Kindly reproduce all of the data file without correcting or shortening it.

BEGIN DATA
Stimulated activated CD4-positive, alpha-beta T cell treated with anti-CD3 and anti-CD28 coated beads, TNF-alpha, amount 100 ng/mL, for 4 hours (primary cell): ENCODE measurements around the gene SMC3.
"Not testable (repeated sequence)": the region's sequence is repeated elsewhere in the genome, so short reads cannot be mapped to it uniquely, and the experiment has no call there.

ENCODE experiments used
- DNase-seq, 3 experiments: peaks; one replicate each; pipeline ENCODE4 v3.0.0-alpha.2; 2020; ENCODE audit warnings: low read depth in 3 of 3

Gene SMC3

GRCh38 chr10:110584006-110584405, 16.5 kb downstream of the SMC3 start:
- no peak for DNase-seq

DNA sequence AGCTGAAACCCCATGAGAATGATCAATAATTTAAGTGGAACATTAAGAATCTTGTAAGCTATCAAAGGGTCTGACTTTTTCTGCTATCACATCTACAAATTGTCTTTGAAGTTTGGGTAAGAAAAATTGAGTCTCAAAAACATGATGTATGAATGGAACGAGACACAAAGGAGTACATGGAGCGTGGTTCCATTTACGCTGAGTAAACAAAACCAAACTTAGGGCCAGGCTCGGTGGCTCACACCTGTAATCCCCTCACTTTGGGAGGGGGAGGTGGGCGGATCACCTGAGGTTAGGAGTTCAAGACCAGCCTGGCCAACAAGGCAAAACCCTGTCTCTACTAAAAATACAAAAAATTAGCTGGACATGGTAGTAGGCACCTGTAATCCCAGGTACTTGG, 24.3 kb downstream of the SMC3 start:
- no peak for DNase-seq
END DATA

Stimulated activated CD4-positive, alpha-beta T cell treated with anti-CD3 and anti-CD28 coated beads, TNF-alpha, amount 100 ng/mL, for 4 hours (primary cell): ENCODE measurements around the gene SMC3.
"Not testable (repeated sequence)": the region's sequence is repeated elsewhere in the genome, so short reads cannot be mapped to it uniquely, and the experiment has no call there.

ENCODE experiments used
- DNase-seq, 3 experiments: peaks; one replicate each; pipeline ENCODE4 v3.0.0-alpha.2; 2020; ENCODE audit warnings: low read depth in 3 of 3

Gene SMC3

GRCh38 chr10:110584006-110584405, 16.5 kb downstream of the SMC3 start:
- no peak for DNase-seq

DNA sequence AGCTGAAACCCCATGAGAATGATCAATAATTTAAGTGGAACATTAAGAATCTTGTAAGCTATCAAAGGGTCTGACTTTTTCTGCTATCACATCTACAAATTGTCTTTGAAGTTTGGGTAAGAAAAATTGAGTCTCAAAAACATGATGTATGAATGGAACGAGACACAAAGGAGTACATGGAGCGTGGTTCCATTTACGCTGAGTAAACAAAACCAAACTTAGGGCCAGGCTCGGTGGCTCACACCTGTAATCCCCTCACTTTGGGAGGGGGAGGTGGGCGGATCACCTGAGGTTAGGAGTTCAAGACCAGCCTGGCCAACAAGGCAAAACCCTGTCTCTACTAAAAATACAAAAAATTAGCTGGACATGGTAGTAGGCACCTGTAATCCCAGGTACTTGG, 24.3 kb downstream of the SMC3 start:
- no peak for DNase-seq